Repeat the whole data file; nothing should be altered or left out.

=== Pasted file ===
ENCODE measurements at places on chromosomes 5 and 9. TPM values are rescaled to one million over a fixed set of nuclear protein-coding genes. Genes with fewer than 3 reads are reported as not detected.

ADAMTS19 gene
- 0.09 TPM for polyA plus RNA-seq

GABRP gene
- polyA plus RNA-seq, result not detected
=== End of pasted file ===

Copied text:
ENCODE measurements at places on chromosomes 5 and 9. TPM values are rescaled to one million over a fixed set of nuclear protein-coding genes. Genes with fewer than 3 reads are reported as not detected.

ADAMTS19 gene
- 0.09 TPM for polyA plus RNA-seq

GABRP gene
- polyA plus RNA-seq, result not detected